The series was meant to include a fourth volume bringing the history of baseball up to date, but Harold Seymour died of Alzheimer’s before making much headway on it. In fact, his wife Dorothy is believed to be the primary author of the third volume. She worked on the series for 46 years – researching, writing and editing – and yet her husband refused to acknowledge her authorship during his lifetime. Still, Dorothy promotes her husband as “the Gibbon of baseball.” On balance, how will both Seymours be remembered?
They were not exactly Ozzie and Harriet. The outdated idea that the wife should be subservient to the husband in all matters, even in professional matters, appears to have had a toxic effect on their collaboration at least. Dorothy has had something of a steep climb to convince scholars such as myself – and I am convinced – that she was a material collaborator and a co-author who deserves full credit.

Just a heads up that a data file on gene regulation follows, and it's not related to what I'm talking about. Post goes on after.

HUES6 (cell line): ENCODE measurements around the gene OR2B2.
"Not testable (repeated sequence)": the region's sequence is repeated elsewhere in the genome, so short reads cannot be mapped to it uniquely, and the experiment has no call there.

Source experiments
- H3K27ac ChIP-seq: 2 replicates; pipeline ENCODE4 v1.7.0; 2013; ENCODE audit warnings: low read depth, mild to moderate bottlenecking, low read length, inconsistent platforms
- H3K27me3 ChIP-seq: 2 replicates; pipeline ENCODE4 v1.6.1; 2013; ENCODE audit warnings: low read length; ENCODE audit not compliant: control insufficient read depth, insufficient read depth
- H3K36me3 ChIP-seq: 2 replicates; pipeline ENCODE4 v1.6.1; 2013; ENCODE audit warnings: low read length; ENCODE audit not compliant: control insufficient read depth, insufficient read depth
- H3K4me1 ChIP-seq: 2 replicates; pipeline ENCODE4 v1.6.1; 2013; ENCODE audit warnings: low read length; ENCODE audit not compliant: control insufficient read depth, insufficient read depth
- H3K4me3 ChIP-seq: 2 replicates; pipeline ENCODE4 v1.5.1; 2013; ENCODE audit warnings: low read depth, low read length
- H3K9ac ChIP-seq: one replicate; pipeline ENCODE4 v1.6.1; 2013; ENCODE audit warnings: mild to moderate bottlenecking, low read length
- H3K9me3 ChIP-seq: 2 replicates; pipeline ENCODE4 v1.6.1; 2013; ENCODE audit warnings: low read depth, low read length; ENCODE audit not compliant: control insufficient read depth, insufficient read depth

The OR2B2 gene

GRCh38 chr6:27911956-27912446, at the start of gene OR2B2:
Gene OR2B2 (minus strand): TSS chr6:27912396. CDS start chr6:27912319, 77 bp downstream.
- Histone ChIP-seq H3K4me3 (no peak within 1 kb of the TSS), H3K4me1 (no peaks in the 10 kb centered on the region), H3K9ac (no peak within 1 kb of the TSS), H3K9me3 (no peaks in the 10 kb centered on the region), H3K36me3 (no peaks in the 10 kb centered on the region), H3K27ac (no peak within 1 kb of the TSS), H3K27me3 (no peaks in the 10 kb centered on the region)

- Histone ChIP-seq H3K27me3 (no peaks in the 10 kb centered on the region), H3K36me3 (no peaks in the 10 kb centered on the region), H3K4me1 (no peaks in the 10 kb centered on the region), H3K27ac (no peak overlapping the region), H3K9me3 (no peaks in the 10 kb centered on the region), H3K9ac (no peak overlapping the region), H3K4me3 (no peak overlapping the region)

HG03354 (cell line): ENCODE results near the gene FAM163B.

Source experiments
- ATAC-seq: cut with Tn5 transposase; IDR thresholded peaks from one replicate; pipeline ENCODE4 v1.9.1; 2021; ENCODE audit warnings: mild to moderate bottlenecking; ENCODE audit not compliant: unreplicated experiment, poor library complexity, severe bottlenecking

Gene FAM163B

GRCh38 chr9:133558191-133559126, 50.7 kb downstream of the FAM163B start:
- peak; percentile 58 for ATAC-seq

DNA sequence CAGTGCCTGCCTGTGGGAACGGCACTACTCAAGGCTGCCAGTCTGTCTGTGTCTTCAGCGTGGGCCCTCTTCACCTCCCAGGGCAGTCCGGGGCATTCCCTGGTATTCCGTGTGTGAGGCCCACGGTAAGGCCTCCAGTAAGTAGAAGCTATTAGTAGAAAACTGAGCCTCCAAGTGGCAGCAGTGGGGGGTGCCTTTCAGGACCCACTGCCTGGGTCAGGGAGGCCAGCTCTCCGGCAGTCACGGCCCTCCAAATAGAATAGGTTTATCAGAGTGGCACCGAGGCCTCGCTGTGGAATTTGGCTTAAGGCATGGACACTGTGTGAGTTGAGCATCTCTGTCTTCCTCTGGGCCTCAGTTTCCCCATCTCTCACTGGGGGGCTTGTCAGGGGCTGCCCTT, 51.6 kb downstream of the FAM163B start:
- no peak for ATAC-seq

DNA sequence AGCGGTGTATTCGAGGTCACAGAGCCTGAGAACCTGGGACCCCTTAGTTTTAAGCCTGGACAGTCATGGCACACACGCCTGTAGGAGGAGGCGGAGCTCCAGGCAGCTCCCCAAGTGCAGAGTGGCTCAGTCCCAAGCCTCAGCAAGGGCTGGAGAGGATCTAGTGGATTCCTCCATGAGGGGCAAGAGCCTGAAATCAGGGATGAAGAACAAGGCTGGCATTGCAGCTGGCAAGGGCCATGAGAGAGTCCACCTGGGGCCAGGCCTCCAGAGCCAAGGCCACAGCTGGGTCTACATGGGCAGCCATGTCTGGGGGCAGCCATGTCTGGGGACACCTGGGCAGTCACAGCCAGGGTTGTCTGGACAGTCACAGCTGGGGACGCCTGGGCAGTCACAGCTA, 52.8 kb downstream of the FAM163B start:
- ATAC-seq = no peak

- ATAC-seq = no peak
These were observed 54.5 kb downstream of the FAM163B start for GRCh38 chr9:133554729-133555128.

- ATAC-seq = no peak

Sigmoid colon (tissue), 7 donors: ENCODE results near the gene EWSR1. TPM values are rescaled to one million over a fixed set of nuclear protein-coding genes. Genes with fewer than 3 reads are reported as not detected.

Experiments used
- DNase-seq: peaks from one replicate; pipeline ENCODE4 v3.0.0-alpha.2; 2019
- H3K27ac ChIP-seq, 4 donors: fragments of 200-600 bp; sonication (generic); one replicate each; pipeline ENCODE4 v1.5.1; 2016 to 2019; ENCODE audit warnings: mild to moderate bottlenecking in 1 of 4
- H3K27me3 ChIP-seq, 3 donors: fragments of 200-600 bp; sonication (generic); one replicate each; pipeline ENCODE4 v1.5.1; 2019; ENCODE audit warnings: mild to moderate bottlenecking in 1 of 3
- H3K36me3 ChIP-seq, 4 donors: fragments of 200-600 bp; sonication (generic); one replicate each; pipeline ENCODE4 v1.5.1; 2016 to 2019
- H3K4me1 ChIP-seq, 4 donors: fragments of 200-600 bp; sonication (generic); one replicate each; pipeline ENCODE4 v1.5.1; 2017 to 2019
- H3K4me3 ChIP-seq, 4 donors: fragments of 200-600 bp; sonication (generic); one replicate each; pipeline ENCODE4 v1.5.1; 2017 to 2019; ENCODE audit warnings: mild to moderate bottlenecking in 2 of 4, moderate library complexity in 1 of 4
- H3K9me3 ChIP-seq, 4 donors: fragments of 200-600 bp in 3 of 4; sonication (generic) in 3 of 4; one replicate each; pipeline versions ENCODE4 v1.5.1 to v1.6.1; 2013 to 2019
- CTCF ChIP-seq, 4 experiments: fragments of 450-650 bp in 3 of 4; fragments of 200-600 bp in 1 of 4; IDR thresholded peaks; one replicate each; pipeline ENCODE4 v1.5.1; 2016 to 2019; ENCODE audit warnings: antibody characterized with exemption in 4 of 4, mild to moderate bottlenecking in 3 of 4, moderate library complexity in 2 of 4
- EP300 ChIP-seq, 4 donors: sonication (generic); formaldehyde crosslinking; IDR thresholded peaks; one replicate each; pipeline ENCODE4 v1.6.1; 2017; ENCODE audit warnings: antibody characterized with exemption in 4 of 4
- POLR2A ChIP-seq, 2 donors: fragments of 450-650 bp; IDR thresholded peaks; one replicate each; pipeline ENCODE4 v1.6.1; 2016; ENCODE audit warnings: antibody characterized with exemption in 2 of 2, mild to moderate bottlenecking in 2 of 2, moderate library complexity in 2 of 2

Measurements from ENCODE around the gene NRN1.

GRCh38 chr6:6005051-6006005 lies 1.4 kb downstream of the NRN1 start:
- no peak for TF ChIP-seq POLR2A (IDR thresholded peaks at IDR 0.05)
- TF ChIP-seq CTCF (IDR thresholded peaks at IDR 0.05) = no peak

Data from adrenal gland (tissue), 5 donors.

Block picked up where Robert Henderson left off with Ball, Bat and Bishop in 1947. David Block was not a professional writer, this was his first book and it came as a complete surprise – out of left field as we say. He’s a lovely writer, an erudite fellow and a very good friend. But at the time the book came out I didn’t know him at all. He sent me the manuscript and asked me to evaluate it and I was completely stunned. It was a brilliant piece of work. The number of specific finds sprinkled through the work, like diamonds in the dust, is dazzling. For example, it was standard fare for sophisticated baseball folk to say that the game arrived from rounders. David Block demonstrated that the name baseball was far older than rounders – that, if anything, rounders derived from baseball. This may seem a trivial distinction in the wider world and one billion Chinese people don’t care about it, but in our little world this is pretty earthshaking.